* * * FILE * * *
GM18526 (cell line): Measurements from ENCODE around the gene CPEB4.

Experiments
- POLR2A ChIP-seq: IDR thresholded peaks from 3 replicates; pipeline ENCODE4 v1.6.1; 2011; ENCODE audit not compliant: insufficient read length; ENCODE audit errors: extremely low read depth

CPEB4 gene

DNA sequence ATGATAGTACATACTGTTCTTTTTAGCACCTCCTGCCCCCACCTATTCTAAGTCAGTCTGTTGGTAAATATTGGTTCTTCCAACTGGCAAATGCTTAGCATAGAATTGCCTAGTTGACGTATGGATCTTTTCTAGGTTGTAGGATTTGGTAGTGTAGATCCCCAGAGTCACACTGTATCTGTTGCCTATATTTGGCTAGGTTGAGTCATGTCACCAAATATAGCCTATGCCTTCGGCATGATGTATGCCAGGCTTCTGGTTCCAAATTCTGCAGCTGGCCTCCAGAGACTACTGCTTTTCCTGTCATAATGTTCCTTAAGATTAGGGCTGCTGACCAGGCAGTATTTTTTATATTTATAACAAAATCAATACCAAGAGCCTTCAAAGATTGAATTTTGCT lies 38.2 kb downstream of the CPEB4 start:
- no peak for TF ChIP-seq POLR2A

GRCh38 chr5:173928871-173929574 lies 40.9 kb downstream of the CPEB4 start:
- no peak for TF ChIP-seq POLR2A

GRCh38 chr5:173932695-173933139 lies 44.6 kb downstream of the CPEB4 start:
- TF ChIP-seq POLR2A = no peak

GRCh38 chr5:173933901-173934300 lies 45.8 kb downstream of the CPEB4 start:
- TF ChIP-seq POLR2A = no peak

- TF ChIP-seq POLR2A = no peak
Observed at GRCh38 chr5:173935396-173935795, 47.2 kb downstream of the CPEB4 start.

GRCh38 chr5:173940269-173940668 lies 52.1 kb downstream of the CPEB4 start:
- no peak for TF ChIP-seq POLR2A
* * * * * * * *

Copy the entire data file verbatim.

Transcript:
GM18526 (cell line): Measurements from ENCODE around the gene CPEB4.

Experiments
- POLR2A ChIP-seq: IDR thresholded peaks from 3 replicates; pipeline ENCODE4 v1.6.1; 2011; ENCODE audit not compliant: insufficient read length; ENCODE audit errors: extremely low read depth

CPEB4 gene

DNA sequence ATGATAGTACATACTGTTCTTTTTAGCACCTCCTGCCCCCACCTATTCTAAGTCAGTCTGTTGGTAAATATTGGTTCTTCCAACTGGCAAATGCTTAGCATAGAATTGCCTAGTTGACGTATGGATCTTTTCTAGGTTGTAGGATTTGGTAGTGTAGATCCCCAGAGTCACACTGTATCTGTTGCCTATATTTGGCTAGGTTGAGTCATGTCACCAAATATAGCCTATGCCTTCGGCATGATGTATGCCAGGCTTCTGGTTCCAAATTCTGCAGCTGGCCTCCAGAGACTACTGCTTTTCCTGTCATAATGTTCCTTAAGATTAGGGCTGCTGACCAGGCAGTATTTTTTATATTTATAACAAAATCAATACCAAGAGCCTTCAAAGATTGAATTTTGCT lies 38.2 kb downstream of the CPEB4 start:
- no peak for TF ChIP-seq POLR2A

GRCh38 chr5:173928871-173929574 lies 40.9 kb downstream of the CPEB4 start:
- no peak for TF ChIP-seq POLR2A

GRCh38 chr5:173932695-173933139 lies 44.6 kb downstream of the CPEB4 start:
- TF ChIP-seq POLR2A = no peak

GRCh38 chr5:173933901-173934300 lies 45.8 kb downstream of the CPEB4 start:
- TF ChIP-seq POLR2A = no peak

- TF ChIP-seq POLR2A = no peak
Observed at GRCh38 chr5:173935396-173935795, 47.2 kb downstream of the CPEB4 start.

GRCh38 chr5:173940269-173940668 lies 52.1 kb downstream of the CPEB4 start:
- no peak for TF ChIP-seq POLR2A